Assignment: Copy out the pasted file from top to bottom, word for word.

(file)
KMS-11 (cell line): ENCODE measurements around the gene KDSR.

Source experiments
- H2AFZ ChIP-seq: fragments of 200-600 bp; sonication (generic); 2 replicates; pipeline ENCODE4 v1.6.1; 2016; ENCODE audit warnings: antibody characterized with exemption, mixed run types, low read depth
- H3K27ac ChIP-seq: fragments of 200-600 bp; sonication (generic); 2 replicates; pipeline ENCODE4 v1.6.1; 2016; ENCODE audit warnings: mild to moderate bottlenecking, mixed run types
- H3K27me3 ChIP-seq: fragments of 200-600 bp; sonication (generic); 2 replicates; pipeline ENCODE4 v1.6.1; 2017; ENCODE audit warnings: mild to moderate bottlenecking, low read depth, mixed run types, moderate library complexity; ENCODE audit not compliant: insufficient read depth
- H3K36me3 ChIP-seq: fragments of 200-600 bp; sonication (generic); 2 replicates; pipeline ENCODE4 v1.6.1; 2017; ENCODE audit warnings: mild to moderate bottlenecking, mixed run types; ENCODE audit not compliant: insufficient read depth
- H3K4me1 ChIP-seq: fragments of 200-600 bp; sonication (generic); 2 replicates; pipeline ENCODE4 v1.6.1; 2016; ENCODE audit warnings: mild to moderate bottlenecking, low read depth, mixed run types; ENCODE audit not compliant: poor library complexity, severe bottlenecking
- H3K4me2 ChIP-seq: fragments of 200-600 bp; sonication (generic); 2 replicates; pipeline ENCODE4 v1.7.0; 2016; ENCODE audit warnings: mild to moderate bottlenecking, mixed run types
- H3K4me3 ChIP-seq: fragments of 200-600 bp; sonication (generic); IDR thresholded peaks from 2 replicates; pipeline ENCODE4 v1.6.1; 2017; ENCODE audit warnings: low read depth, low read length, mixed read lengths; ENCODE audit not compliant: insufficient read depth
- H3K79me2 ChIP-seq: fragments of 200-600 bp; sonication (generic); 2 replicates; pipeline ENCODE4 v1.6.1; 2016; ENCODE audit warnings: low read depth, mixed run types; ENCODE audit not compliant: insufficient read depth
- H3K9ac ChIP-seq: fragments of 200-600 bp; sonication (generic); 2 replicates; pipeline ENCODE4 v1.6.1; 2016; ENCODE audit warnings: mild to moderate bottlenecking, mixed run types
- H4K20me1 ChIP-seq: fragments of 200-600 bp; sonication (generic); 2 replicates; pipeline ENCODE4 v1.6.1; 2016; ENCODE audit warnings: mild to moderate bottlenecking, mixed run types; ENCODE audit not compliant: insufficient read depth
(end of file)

KMS-11 (cell line): ENCODE measurements around the gene KDSR.

Source experiments
- H2AFZ ChIP-seq: fragments of 200-600 bp; sonication (generic); 2 replicates; pipeline ENCODE4 v1.6.1; 2016; ENCODE audit warnings: antibody characterized with exemption, mixed run types, low read depth
- H3K27ac ChIP-seq: fragments of 200-600 bp; sonication (generic); 2 replicates; pipeline ENCODE4 v1.6.1; 2016; ENCODE audit warnings: mild to moderate bottlenecking, mixed run types
- H3K27me3 ChIP-seq: fragments of 200-600 bp; sonication (generic); 2 replicates; pipeline ENCODE4 v1.6.1; 2017; ENCODE audit warnings: mild to moderate bottlenecking, low read depth, mixed run types, moderate library complexity; ENCODE audit not compliant: insufficient read depth
- H3K36me3 ChIP-seq: fragments of 200-600 bp; sonication (generic); 2 replicates; pipeline ENCODE4 v1.6.1; 2017; ENCODE audit warnings: mild to moderate bottlenecking, mixed run types; ENCODE audit not compliant: insufficient read depth
- H3K4me1 ChIP-seq: fragments of 200-600 bp; sonication (generic); 2 replicates; pipeline ENCODE4 v1.6.1; 2016; ENCODE audit warnings: mild to moderate bottlenecking, low read depth, mixed run types; ENCODE audit not compliant: poor library complexity, severe bottlenecking
- H3K4me2 ChIP-seq: fragments of 200-600 bp; sonication (generic); 2 replicates; pipeline ENCODE4 v1.7.0; 2016; ENCODE audit warnings: mild to moderate bottlenecking, mixed run types
- H3K4me3 ChIP-seq: fragments of 200-600 bp; sonication (generic); IDR thresholded peaks from 2 replicates; pipeline ENCODE4 v1.6.1; 2017; ENCODE audit warnings: low read depth, low read length, mixed read lengths; ENCODE audit not compliant: insufficient read depth
- H3K79me2 ChIP-seq: fragments of 200-600 bp; sonication (generic); 2 replicates; pipeline ENCODE4 v1.6.1; 2016; ENCODE audit warnings: low read depth, mixed run types; ENCODE audit not compliant: insufficient read depth
- H3K9ac ChIP-seq: fragments of 200-600 bp; sonication (generic); 2 replicates; pipeline ENCODE4 v1.6.1; 2016; ENCODE audit warnings: mild to moderate bottlenecking, mixed run types
- H4K20me1 ChIP-seq: fragments of 200-600 bp; sonication (generic); 2 replicates; pipeline ENCODE4 v1.6.1; 2016; ENCODE audit warnings: mild to moderate bottlenecking, mixed run types; ENCODE audit not compliant: insufficient read depth